At the far corner of the field, we find a gate, and pass through into the woods again, now heading NE. Again, we soon find that there are many paths to choose from. As long as we head NE, we will find the track on the far side of the woods, where we turn right, now heading away from the estuary.

The track forms the northern border of the woods, and heads SE behind the edge of the housing at Arnside, and before long we again meet the Silverdale to Arnside road where we turn left walking in the direction of Arnside.

Just ahead of us on the right as we head slightly downhill is the well maintained Arnside Cemetery, with a small chapel.

Arnside is the site of five Commonwealth War Graves.

We stay with the road for no more than 100m, before we see a footpath sign directing us toward Black Dyke. This takes us down a residential street before we pick up a path behind the housing heading Northeast until we emerge via a stile onto a minor road.

We now need to cross the moss, which we see ahead of us, and head toward Hazelslack. The obvious and often best way is on the path over the moss but be aware that this can be very boggy.

If the weather is generally acceptable, we turn left along the road until we see the footpath sign to Hazelslack. This crosses the railway and initially uses a well-drained field path between wire fences, lulling the unsuspecting walker into a false sense of security. Before long though, we meet something of a swamp centred around the drainage ditch. Some ingenuity may be required in navigating this.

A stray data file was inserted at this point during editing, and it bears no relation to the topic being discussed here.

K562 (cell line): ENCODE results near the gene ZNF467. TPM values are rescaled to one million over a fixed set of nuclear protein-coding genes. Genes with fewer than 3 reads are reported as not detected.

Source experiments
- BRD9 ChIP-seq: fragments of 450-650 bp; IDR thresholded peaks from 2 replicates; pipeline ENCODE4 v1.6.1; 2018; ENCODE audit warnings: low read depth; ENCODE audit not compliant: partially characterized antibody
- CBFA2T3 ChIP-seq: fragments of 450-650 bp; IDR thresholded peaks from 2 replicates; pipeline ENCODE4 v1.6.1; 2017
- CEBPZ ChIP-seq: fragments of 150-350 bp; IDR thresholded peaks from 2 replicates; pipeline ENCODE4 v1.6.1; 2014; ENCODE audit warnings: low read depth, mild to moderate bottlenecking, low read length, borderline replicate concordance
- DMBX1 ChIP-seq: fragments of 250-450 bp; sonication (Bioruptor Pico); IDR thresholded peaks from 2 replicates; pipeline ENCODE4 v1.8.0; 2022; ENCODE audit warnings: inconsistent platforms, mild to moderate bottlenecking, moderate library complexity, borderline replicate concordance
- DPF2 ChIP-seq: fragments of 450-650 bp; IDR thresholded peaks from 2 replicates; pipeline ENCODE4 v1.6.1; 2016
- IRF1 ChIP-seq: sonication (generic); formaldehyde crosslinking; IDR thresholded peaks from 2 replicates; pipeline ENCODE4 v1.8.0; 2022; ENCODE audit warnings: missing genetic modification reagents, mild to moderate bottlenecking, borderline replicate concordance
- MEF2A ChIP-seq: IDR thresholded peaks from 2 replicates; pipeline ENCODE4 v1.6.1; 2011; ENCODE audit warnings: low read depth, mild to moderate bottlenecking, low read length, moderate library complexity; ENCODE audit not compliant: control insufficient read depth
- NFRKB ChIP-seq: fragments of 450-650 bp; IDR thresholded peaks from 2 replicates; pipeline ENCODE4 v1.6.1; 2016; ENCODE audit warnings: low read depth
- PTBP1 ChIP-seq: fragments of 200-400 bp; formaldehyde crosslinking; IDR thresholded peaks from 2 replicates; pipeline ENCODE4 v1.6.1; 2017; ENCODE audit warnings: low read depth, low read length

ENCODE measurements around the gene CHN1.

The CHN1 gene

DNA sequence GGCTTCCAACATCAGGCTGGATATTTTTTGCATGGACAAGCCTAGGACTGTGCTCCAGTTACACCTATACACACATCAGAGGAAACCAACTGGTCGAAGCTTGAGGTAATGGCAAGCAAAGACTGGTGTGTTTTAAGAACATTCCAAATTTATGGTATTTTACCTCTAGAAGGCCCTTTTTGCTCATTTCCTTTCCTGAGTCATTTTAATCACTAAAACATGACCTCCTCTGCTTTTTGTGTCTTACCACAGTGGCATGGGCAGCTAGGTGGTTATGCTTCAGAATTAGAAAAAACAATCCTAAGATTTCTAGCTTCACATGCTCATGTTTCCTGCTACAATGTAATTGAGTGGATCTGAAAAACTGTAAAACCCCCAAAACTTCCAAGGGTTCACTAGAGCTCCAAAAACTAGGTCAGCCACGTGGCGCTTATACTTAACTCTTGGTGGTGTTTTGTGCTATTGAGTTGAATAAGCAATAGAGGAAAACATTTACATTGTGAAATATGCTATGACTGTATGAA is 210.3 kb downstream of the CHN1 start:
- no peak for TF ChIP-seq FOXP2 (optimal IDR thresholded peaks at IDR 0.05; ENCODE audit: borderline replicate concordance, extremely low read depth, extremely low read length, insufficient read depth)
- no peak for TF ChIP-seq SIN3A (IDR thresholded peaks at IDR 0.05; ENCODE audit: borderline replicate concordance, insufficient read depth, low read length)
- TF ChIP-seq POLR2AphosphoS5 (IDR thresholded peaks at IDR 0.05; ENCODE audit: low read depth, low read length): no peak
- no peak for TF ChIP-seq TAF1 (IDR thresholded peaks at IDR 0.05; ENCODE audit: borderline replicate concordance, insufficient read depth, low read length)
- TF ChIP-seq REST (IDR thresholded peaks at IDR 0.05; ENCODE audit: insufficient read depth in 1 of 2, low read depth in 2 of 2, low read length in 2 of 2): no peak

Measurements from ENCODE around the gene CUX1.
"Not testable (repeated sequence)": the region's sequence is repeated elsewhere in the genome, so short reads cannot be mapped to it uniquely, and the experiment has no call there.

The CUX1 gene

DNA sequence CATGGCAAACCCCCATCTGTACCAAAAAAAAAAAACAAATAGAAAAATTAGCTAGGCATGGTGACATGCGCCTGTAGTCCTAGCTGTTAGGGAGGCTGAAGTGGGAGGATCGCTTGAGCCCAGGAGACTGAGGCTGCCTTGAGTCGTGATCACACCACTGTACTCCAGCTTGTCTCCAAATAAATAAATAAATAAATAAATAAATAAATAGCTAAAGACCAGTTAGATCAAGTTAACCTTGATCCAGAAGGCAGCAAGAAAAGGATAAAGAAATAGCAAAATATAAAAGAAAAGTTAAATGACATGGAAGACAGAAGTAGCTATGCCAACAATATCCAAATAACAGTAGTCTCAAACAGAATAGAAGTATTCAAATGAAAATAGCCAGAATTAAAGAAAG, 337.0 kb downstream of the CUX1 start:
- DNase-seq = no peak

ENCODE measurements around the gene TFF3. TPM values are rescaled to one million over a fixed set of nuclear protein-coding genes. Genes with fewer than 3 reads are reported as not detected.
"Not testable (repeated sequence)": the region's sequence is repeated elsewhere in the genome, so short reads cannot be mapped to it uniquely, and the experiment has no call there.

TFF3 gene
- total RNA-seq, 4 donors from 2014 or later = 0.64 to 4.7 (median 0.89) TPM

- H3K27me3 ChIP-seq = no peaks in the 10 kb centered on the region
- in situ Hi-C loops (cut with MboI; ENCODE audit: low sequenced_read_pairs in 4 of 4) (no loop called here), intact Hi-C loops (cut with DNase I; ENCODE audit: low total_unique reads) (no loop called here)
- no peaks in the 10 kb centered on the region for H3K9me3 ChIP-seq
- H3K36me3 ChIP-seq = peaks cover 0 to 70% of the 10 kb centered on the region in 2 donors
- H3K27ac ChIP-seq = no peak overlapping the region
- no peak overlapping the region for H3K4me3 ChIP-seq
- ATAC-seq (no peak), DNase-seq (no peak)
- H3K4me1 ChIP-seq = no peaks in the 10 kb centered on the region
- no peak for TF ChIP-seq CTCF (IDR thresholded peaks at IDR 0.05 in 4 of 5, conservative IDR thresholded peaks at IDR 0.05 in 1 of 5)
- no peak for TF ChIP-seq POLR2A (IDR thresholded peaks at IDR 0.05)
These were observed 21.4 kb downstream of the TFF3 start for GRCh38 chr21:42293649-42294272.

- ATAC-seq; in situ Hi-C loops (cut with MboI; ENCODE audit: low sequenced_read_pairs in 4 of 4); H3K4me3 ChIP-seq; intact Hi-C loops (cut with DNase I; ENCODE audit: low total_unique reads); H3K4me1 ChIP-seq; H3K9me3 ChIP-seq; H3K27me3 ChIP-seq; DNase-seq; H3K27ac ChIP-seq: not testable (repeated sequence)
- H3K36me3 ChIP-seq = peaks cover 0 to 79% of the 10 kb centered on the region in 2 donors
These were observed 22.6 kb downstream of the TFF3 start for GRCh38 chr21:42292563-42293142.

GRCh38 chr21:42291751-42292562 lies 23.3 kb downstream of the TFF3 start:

Beyond the footbridge though we head over better ground to meet a minor road at Carr Bank.

If the weather is wet, or you wish to avoid this potentially boggy area there is an alternative to crossing the moss: Instead of turning left at the road, go right and follow the road round keeping left until the road approaches Carr Bank.

Note that the GPX download covers the route over the moss.

The two alternate routes meet again where the path over the moss exist via a stile onto the small road into Carr Bank. Just beyond the house, there is a stile into a field where we head gently uphill with a gate ahead of us. At this point we are heading West and meet a path heading approximately North – South. We will be heading South in a moment, but before then it is worth turning briefly North to catch a glimpse of Hazelslack Tower – an ancient monument.

Hazelslack Tower, like Arnside Tower is a ruined “pele tower”, probably dating to the late 14th century. It is thought that there was once a larger building was attached to it on the East side. The tower was originally divided into South and North halves, which could be secured independently.

The North half had a tunnel-vaulted ground room. The staircase was in the southern half.

Pele towers (sometimes spelled peel) are small, fortified keeps or tower houses, built along the English and Scottish borders in the Scottish Marches and North of England, mainly between the mid-14th century and about 1600. They were positioned to allow early sight of invaders and to make defence possible. Storage of food and water made siege conditions survivable, and the scale of the structure often conferred of status and prestige on the landowner. They also functioned as watch towers with signal fires being lit by the garrison to warn of approaching danger.